PDLawyer, I'm not sure who is giving a wink and a nudge to election fraud. There are potentially serious problems for vote fraud, but I think fraudulent voter registration is further down the list of things we should be looking at. If Republicans showed concern about the numerous flaws of electronic voting machines I'd take these protestations more seriously.

But electronic voting machines don't fit into the narrative that is being pushed here. The narrative moved another step forward today when a McCain spokesman went on a talking heads show and said Obama should personally rein in ACORN.
10.14.2008 6:21pm
pbf (mail) (www):
I would not concede that a demand for evidence of voting fraud over and above the occasional inevitable case (as I wrote earlier today on another post by Professor Adler, I expect there to be voting fraud just as I expect there to be commercial fraud), I'm not willing to accept that my attitude is a "nudge, nudge, wink, wink" attitude toward election fraud.

The more persuasive explanation for this recent explosion of allegations against ACORN is that it's a repeat of the 2006 allegations. David Iglesias (a Republican appointment to his U.S. Attorney job) concluded the evidence supporting those allegations was insufficient to support any indictment. There is enough evidence Iglesias was fired for his decision that Mukasey appointed a special prosecutor.

In other words, there seems to have been more evidence some Republicans ginned up these allegations of voter fraud for political purposes than that there has been any election-affecting voter fraud.

That I think so is not toleration of voting fraud. It's a professionally gained skepticism regarding unproven allegations that are remarkably convenient for the people making the allegations.
10.14.2008 6:35pm
PDXLawyer (mail):
PC:

If you'd be interested in seeing some actual statistics of ACORN's nation-wide performance, perhaps you should look to ACORN for those statistics. I can't offhand see how anyone else could produce them. There is a principle of evidence that if one party to a dispute has superior access to evidence on a material issue, and no evidence (or unpersuasive evidence) on that issue is presented, the factfinder may find, on that basis alone, against the party with superior access.

I assume you quoted ACORN accurately that they claim to "discipline, fire or contact authorities" whenever a fraudulent registration is identified. If you have a suspicious lawyer's mind, you might observe that "discipline" in this context could mean as little as "verbal counselling."
10.14.2008 6:38pm
PC:
PDXLawyer, for internal controls ACORN would certainly need to provide the statistics. I'm also curious on how many voter registrations are deemed fraudulent. That would require coordination with the elections boards.

As a person knee deep in bleeding edge technology it surprises me that much of this isn't automated. Trust in our election system should be something all of us can agree is needed. I tend to harp on electronic voting because my day job involves technology. It saddens me that voting machines are less reliable than slot machines.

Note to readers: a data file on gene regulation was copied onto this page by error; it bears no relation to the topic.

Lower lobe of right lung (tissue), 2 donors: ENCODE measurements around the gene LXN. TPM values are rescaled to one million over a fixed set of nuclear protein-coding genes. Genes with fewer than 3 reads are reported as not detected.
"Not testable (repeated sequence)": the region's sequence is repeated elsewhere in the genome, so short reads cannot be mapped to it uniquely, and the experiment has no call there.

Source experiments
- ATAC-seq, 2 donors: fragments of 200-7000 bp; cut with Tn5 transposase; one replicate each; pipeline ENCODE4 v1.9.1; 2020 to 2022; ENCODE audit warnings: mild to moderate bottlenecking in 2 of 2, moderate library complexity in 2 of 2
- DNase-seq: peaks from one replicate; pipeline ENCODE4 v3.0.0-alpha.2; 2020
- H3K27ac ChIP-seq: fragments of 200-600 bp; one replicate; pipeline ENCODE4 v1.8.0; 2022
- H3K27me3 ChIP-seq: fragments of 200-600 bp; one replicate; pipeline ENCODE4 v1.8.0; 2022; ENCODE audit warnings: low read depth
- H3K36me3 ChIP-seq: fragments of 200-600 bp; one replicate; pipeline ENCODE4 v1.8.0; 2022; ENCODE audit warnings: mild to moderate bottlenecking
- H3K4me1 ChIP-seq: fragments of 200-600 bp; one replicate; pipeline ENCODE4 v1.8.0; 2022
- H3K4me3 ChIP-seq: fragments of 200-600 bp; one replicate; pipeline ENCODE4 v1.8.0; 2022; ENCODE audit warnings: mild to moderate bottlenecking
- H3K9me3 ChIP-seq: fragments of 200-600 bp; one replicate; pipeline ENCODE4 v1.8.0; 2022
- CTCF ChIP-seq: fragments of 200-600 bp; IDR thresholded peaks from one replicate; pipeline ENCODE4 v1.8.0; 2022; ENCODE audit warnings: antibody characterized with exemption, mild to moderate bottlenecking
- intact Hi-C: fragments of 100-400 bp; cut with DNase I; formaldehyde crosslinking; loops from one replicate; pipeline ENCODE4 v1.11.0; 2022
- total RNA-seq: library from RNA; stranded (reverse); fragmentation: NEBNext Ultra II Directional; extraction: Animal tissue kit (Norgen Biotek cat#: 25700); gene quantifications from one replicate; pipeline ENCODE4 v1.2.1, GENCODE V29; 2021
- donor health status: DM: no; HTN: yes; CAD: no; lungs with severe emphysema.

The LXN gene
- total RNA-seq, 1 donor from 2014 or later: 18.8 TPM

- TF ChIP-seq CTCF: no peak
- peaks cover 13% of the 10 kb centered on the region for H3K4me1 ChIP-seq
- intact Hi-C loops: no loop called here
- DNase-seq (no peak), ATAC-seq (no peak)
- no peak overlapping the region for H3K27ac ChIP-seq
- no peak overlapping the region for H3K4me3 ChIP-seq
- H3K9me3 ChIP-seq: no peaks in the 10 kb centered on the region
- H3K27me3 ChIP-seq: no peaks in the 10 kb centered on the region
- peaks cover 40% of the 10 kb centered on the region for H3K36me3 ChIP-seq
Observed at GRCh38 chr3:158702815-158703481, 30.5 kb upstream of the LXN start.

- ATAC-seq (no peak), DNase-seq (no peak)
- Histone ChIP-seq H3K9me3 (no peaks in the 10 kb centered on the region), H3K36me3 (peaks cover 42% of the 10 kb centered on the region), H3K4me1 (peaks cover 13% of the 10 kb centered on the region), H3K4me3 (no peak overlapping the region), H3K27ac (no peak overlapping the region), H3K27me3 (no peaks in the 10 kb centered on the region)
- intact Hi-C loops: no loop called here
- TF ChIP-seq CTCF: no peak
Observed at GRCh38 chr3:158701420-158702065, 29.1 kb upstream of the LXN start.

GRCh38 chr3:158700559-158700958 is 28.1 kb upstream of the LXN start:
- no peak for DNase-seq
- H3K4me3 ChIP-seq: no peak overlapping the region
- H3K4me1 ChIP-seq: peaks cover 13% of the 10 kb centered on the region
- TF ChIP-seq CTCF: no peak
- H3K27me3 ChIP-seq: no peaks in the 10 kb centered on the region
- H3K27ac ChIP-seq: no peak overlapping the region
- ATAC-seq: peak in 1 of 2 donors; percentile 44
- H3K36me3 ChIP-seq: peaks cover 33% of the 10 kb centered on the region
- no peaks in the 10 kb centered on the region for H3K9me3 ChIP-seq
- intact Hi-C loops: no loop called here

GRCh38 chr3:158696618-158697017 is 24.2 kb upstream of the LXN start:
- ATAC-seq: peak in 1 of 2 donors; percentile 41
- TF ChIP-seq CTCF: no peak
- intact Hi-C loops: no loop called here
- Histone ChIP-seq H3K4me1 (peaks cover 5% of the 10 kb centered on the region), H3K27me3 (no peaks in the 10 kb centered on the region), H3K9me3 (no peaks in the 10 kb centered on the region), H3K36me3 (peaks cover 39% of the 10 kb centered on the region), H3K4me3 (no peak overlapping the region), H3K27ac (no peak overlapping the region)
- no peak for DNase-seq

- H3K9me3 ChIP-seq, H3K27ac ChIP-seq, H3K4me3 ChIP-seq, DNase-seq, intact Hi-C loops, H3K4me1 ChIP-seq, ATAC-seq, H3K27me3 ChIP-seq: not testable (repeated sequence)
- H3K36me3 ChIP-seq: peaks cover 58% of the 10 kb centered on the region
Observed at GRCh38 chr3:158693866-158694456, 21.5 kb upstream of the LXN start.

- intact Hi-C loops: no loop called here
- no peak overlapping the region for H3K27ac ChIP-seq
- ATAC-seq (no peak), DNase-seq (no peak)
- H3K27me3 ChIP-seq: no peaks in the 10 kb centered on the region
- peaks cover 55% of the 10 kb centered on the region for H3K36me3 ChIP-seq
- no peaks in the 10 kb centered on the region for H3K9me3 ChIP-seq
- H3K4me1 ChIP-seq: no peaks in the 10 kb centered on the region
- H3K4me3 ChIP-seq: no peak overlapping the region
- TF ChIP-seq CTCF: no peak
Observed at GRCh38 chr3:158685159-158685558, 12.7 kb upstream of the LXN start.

As to what the ACORN rep said, I understand that discipline is probably a slap on the wrist. Maybe voter registration organizations should be required by law to be more transparent in their processes (if they aren't already). That way concerned parties could check the statistics on total number of registrations, suspect registrations and eventually fraudulent registrations. If an organization is found to not meet some threshold they will face legal sanctions.
10.14.2008 7:18pm
js5 (mail):
I would love to work the voting stations to see a Mickey Mouse come in. But honestly, isn't this the prophylactic that prevents a man in a mouse suit from voting?
10.14.2008 8:24pm
MartyH (mail):
So Obama did learn about the "problems" with voter registration in 1992...

http://tinyurl.com/4ux5om

"My understanding in terms of the voter fraud, because having run a voter registration drive, I know how problems arise, this is typically a situation where ACORN probably paid people to get registrations and these folks, not wanting to actually register people because that's actually hard work, just went into a phone book or made up names and submitted false registrations to get paid..."

Did he use that knowledge four years later when he got all of his rivals purged from the ballot?
10.14.2008 8:48pm
PC:
MartyH, I don't know if Obama did that? Do you? Could you share a bit more of your theory?
10.14.2008 9:41pm
John Thompson (mail):
I've got a bridge in Brooklyn I'm happy to sell to anyone who believes that ACORN is not throwing out a large percentage of registration cards that come back marked "R" (not that they are likely to come across too many "Rs" in the crack dens and skid rows where they prefer to ply their trade)
10.14.2008 10:28pm
PC:
John Thompson, there are numerous prosecutors that would like the proof you have to offer. It is interesting to hear a new theory that an organization that has problems with workers getting enough valid voter registrations now has people throwing out valid registrations.

Can you guys stick to at least on theory at a time?
10.14.2008 11:22pm
Richard Aubrey (mail):
PC.